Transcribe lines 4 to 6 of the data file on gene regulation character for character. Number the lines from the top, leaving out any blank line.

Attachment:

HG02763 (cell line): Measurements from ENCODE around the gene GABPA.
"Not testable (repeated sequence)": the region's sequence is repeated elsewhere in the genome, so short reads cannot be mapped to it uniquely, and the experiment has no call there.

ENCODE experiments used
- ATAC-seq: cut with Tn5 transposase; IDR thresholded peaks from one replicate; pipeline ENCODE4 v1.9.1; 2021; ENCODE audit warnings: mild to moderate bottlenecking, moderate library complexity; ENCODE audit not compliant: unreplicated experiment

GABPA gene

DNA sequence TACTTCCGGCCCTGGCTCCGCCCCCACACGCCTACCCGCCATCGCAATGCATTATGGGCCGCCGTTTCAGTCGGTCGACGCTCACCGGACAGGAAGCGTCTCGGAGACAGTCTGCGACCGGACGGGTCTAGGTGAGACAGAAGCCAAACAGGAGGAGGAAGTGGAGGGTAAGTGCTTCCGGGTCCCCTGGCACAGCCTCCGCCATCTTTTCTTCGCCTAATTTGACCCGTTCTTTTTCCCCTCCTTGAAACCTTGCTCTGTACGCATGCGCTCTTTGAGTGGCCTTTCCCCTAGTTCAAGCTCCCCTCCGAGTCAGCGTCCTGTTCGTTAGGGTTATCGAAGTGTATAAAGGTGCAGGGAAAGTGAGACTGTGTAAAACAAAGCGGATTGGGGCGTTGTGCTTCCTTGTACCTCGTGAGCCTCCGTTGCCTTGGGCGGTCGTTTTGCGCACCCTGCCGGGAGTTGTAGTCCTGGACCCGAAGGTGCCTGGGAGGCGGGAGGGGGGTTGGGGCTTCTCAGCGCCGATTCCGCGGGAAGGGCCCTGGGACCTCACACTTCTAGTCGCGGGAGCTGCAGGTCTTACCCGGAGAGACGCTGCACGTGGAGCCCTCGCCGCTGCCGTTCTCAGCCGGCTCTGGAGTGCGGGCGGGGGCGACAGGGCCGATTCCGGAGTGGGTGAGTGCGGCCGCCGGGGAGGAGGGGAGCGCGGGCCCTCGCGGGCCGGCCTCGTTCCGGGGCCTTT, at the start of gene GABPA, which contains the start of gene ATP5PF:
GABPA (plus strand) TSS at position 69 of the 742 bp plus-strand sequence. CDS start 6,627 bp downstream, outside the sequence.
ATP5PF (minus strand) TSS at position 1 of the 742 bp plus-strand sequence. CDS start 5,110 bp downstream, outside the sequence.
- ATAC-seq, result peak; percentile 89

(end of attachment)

- ATAC-seq: cut with Tn5 transposase; IDR thresholded peaks from one replicate; pipeline ENCODE4 v1.9.1; 2021; ENCODE audit warnings: mild to moderate bottlenecking, moderate library complexity; ENCODE audit not compliant: unreplicated experiment

GABPA gene

DNA sequence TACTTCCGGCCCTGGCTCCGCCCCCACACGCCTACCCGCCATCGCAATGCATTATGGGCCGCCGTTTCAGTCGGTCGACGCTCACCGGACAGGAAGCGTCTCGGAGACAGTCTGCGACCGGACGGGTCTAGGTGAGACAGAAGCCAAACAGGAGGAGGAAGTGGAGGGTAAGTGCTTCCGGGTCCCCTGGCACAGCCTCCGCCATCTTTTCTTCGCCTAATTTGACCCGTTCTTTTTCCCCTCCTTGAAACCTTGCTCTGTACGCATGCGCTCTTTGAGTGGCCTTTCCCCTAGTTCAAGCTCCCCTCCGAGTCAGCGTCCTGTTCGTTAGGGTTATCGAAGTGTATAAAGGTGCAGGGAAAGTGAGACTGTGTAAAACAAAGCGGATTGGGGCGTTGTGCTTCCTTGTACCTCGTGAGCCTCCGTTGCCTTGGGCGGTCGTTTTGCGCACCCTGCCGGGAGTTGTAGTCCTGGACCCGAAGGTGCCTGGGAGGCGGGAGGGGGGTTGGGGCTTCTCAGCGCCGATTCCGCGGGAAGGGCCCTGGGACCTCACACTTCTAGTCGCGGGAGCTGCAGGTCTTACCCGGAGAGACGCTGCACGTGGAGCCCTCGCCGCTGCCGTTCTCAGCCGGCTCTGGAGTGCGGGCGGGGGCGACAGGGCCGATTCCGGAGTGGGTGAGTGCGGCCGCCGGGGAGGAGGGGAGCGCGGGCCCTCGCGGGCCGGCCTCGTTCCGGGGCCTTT, at the start of gene GABPA, which contains the start of gene ATP5PF: